New is Better…Well, Maybe: Impending Considerations for Military Modernization, Warfighting Concepts, and the Defense Budget
Examining the DHS Countering Weapons of Mass Destruction Office
By: Joshua Walker - NDIA Junior Fellow, School of Global Policy and Strategy, UC San Diego
On July 16, 2021, the House Homeland Security Committee heard testimony from the Department of Homeland Security Office for Countering Weapons of Mass Destruction (CWMD) regarding its continued development and internal struggles since its authorization in 2018. Chairwoman Val Demings (D-FL) and Ranking Member Kat Cammack (R-FL) expressed concern in their testimonies that CWMD has struggled accomplishing the central goal of streamlining preventative technologies and measures that would ensure non-state actors and rogue actors from developing and using weapons of mass destruction (WMD). The office disbanded risk assessments, reassigned experts, and continued practices that have proved futile in preventing terrorists and rogue actors from having access to WMD. Moreover, Chairman Demings noted specifically in her opening testimony that numerous governmental and nongovernmental reports indicated that there are significant structural and workforce morale issues within CWMD. In short, this hearing was tasked with gaining further insight into the role of the CWMD and what the House of Representatives can do to provide support for agents and professionals in that office.
Acting Assistant Secretary of CWMD Gary Raiscot began his testimony with a broad outlook on the priorities of the CWMD and the accomplishments it has had in recent history. He explained that the priorities of the CWMD include establishing a safe and collaborative work environment, ensuring risk-based assessment across a wide variety of threats, and strengthening critical partnerships. Similarly, the CWMD has accomplished several impressive goals such as: strengthening flagship biodefense programs, expanding the Department of Homeland Security’s Secure the Cities Program, reinvigorating the Department Homeland Security’s Food and Agriculture Defense Program, providing analysis and extending cooperative efforts to combat the COVID-19 Pandemic, and improving employee morale. These priorities and accomplishments symbolize that the CWMD has made significant strides with regards to addressing the stigmatizing internal issues that have plagued the success of its mission. Director of Homeland Security and Justice for the U.S. Government Accountability Office (GAO), the honorable Mr. Christopher Currie, reaffirmed the troubling issues that have provided unique challenges with regards to nature of WMD and the CWMD. The issues of low morale and strong internal conflict can be seen most notably with the continued devastation caused by the COVID-19 Pandemic and the fact that cooperation between other departments like the Department of Defense (DoD) has remained poorly integrated. In this sense, it is mission critical that the CWMD continue to work with its employees to improve morale and provide for the better integration of programs among similar agencies and an effective platform for the protection of the homeland against WMD.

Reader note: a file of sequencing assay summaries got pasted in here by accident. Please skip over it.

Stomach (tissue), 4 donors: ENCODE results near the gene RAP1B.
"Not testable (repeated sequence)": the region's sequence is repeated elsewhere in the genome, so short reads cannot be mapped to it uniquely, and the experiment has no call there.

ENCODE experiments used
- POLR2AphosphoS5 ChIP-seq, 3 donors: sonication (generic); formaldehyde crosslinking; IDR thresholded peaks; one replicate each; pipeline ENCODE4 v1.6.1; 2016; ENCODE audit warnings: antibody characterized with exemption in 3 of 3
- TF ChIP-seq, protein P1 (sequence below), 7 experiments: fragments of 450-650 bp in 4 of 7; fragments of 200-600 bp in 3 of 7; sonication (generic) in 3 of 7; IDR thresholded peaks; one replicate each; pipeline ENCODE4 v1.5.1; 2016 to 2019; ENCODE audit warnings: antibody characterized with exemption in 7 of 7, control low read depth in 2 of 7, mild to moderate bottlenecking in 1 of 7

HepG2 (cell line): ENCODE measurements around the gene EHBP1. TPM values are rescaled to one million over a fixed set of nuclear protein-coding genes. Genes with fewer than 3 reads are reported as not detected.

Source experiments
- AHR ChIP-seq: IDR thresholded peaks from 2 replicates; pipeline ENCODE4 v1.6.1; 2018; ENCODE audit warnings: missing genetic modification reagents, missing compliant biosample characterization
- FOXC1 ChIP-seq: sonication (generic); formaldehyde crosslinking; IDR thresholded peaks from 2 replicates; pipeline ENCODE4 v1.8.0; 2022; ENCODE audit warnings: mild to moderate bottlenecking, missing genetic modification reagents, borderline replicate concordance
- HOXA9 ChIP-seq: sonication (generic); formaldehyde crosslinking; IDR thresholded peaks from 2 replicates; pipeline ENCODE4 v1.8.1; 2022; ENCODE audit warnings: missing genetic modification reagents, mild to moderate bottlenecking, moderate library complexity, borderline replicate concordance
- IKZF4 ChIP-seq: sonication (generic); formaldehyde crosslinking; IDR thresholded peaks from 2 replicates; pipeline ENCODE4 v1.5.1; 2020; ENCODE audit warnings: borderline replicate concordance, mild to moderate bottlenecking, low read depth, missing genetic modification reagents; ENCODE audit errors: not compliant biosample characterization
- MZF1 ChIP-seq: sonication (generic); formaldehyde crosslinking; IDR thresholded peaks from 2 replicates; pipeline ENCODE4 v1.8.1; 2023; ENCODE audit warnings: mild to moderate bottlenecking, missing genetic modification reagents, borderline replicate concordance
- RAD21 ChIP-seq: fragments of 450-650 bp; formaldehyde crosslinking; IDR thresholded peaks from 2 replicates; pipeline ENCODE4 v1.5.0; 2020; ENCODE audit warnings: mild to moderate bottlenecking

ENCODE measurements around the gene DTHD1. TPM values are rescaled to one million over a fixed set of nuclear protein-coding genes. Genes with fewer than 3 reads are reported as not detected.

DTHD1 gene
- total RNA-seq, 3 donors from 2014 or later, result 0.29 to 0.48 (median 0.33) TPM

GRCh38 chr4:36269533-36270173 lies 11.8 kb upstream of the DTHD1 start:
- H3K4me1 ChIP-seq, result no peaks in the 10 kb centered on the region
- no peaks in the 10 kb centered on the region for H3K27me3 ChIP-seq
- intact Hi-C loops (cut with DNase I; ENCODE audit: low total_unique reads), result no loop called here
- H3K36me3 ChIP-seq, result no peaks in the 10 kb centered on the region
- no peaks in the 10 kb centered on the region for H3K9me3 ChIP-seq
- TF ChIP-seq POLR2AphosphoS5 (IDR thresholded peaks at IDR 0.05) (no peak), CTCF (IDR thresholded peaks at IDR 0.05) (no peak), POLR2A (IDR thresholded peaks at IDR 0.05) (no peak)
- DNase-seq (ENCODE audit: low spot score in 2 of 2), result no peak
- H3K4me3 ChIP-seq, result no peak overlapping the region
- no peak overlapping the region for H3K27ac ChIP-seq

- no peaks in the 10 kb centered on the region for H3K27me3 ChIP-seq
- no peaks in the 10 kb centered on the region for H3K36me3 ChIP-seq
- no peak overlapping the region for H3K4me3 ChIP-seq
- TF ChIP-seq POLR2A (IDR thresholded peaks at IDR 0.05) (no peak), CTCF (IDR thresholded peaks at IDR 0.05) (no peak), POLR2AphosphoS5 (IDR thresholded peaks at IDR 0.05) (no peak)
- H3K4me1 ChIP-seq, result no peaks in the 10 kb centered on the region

During the questioning period, a great many points were raised as to the true effectiveness of the CWMD and its current cooperative status with other public and private actors. The witnesses explained that the link from federal policy to state and local policies is becoming stronger, especially after the incorporation of the well-founded recommendations of the GAO and the inspector general (IG). Moreover, Director Currie explained that reorganization of a government office provides the risk of new problems without a clear understanding and motive as to the necessity of the changes. Accordingly, it would be potentially devastating if the Department of Homeland Security (DHS) were to completely reorganize the department and leave the critical duty of monitoring for WMD in a compromised state.
There were also a number of questions regarding the troubling level of morale at the CWMD, especially with regards to the stigmatizing effects of the COVID-19 Pandemic. In order to increase morale, the CWMD has kept their employees safe, informed, and mission ready throughout these troubling times and has seen success as overall morale has continued to increase. These sudden changes could not come at a better time because when morale is low there is often responses about not wanting to accomplish jobs, but people at the CWMD remain dedicated to the mission and have been very responsive to the necessary changes. In sum, while the CWMD has made significant strides toward development, there are a great number of tasks remaining before it in its continued pursuit to provide an effective system for the important role of protecting the homeland from the devastating threat posed by the wide variety of WMD.